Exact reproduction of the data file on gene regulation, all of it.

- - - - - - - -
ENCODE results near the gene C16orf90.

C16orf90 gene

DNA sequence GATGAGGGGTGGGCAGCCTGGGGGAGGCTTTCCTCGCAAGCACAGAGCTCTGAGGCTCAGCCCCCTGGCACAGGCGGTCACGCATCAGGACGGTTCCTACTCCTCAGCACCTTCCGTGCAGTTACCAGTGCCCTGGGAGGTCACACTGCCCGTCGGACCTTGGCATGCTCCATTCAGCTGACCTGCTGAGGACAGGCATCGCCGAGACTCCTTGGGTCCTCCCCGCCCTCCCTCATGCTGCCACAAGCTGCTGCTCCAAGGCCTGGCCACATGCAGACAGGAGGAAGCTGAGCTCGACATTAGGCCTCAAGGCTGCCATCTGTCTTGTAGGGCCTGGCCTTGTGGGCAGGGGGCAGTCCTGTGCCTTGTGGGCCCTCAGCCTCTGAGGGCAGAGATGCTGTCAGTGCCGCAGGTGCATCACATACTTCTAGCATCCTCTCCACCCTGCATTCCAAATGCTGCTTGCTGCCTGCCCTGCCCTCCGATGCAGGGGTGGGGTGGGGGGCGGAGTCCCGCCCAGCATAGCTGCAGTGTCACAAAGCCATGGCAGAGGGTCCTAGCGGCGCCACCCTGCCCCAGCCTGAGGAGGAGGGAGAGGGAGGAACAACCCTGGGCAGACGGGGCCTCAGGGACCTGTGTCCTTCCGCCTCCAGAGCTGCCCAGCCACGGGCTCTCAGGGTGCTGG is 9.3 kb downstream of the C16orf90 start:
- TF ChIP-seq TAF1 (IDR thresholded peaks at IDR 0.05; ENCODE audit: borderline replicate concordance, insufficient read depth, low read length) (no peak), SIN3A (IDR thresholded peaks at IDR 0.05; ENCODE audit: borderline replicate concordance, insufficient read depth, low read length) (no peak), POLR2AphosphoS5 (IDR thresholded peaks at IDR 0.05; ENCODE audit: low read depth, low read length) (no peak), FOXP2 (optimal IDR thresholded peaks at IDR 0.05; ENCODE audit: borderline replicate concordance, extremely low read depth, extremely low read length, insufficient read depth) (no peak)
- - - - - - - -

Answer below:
ENCODE results near the gene C16orf90.

C16orf90 gene

DNA sequence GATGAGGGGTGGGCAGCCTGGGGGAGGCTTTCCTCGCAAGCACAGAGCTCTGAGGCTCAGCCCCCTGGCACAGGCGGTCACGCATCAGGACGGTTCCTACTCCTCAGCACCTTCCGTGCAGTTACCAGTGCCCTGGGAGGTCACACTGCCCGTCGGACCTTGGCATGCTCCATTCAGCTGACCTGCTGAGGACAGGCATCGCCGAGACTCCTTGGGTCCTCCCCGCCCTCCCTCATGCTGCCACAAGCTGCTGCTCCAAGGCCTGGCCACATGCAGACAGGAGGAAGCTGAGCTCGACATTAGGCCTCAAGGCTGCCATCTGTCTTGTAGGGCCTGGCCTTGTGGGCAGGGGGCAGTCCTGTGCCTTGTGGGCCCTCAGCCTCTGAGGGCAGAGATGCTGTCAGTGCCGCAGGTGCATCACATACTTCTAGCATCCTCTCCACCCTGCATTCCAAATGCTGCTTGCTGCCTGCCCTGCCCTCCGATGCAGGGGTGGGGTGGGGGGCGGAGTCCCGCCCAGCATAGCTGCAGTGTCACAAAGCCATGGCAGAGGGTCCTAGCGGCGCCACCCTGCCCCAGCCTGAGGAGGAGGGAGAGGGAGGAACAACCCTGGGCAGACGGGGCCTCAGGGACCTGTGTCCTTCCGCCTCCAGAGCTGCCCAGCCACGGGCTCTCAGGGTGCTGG is 9.3 kb downstream of the C16orf90 start:
- TF ChIP-seq TAF1 (IDR thresholded peaks at IDR 0.05; ENCODE audit: borderline replicate concordance, insufficient read depth, low read length) (no peak), SIN3A (IDR thresholded peaks at IDR 0.05; ENCODE audit: borderline replicate concordance, insufficient read depth, low read length) (no peak), POLR2AphosphoS5 (IDR thresholded peaks at IDR 0.05; ENCODE audit: low read depth, low read length) (no peak), FOXP2 (optimal IDR thresholded peaks at IDR 0.05; ENCODE audit: borderline replicate concordance, extremely low read depth, extremely low read length, insufficient read depth) (no peak)